eval $(minikube docker-env)
# now you can try a `docker ps`

Create a dockerized nodejs application

Why node? Because I ❀️ (a lot) JavaScript

First create a hello directory with 2 files:

  • index.js
  • Dockerfile

with this contents:

index.js content:

const http = require('http')
const port = process.env.PORT || 8080

const requestHandler = (request, response) => {
  response.writeHead(200, {"Content-Type": "text/html; charset=utf-8"});
  response.end(`
    <div style="text-align: center;">
      <h1 style="font-family: Sans-Serif; font-size: 70px;">
        πŸ‘‹ 🌍 Hello World!
      </h1>              
    </div>
  `)
}

const server = http.createServer(requestHandler)

server.listen(port, (err) => {
  if (err) {
    console.log('😑 something bad happened', err)
    process.exit(1)
  }
  console.log(`🌍 server is listening on ${port}`)
})

Dockerfile content:

FROM node:10.8-slim
EXPOSE 8080
COPY index.js .
CMD node index.js

Create the docker image of our application

To create an docker image from our application, type these commands:

cd hello
docker build -t hello:v1 .
  • Don't forget the . at the end of the command
  • We have tagged our image (hello:v1)

Take an other β˜•οΈ if you want (it depends of your 🌍 connection):

Sending build context to Docker daemon  3.584kB
Step 1/4 : FROM node:10.8-slim
10.8-slim: Pulling from library/node
5bba3ecb4cd6: Downloading  8.297MB/30.12MB

And if all is ok:

5bba3ecb4cd6: Pull complete
196b8e3c919d: Pull complete
7d083412657b: Pull complete
86b61999e012: Pull complete
4b4bb8b2aedd: Pull complete
Digest: sha256:be33a4a4450661c324c71d47dc189a959e9d8a7224c6448e9e51dfb01a671de9
Status: Downloaded newer image for node:10.8-slim
 ---> b6be7a623c56
Step 2/4 : EXPOSE 8080
 ---> Running in 2ddbc988c8a5
Removing intermediate container 2ddbc988c8a5
 ---> 2135dbadde3e
Step 3/4 : COPY index.js .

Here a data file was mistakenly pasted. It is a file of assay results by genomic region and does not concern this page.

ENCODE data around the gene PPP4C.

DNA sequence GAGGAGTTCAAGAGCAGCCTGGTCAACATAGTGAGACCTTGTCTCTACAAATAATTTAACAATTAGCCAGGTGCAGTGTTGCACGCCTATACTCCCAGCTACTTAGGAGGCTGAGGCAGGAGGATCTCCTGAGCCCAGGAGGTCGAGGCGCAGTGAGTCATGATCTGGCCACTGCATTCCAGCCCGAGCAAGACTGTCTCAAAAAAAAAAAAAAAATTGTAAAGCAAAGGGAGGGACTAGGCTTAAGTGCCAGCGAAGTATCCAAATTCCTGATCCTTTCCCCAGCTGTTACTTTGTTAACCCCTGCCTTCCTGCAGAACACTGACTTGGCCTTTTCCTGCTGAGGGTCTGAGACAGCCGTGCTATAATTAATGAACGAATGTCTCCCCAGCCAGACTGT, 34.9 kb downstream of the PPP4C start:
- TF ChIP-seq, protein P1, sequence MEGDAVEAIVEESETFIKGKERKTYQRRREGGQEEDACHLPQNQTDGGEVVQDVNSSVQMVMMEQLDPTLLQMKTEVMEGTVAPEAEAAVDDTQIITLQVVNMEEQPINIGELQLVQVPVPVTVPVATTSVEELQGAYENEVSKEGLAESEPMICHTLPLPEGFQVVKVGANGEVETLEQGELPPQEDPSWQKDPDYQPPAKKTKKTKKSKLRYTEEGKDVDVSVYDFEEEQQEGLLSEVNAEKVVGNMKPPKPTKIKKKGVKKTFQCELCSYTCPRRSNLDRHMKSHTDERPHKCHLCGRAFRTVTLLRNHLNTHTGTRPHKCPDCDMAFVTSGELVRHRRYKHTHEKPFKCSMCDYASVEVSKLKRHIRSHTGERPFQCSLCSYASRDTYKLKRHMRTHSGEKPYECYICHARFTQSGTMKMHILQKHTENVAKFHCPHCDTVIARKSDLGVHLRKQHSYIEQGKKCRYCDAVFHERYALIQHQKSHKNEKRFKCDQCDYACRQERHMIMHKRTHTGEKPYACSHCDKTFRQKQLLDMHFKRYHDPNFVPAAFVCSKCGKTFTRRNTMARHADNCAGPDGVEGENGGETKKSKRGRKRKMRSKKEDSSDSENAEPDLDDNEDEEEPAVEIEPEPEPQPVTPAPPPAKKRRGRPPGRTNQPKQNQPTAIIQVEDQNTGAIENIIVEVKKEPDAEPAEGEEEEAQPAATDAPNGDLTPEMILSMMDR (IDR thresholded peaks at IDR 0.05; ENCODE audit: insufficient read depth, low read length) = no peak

---> 29f187553b2f
Step 4/4 : CMD node index.js
 ---> Running in ec272935a90b
Removing intermediate container ec272935a90b
 ---> 02d4f669bdcc
Successfully built 02d4f669bdcc
Successfully tagged hello:v1

It's time to deploy a pod on Minikube

kubectl run hello --image=hello:v1 --port=8080
# you remember that the image is "inside the Minikube VM"

In the best of worlds, you'll get:

deployment.apps/hello created

Be curious and refresh the dashboard:

Dashboard

Cool πŸ•Ί, then, in a terminal, type:

kubectl get pods

You'll get something like that:

NAME                     READY     STATUS    RESTARTS   AGE
hello-6d756bf4d5-m79tc   1/1       Running   0          3m

so this is your pod

You can get the deployments list to:

kubectl get deployments
NAME      DESIRED   CURRENT   UP-TO-DATE   AVAILABLE   AGE
hello     1         1         1            1           4m

and this is one deployment of your pod (you can have several deployments for one pod)

It's time to present your amazing web application to the world

  1. we need to expose the hello deployment to an external ip:
kubectl expose deployment hello --type=NodePort
# result
service/hello exposed
  1. check:
kubectl get services
# result
NAME         TYPE        CLUSTER-IP      EXTERNAL-IP   PORT(S)          AGE
hello        NodePort    10.108.204.38   <none>        8080:31500/TCP   28s
kubernetes   ClusterIP   10.96.0.1       <none>        443/TCP          1h
  1. check again with the dashboard:

Dashboard

  1. get the url of your ✨ web application:
minikube service hello --url
# result
http://192.168.99.100:31500
  1. of course reach http://192.168.99.100:31500 with your browser

✨ web application

Tada! πŸŽ‰

That'all folks for today. You can stop your Minikube instance with the minikube stop command (and of course start again with minikube start ... You can check πŸ˜‰)

Next time, We'll speak about "how to scale our deployment".

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Last Updated: 11/30/2019, 5:56:28 PM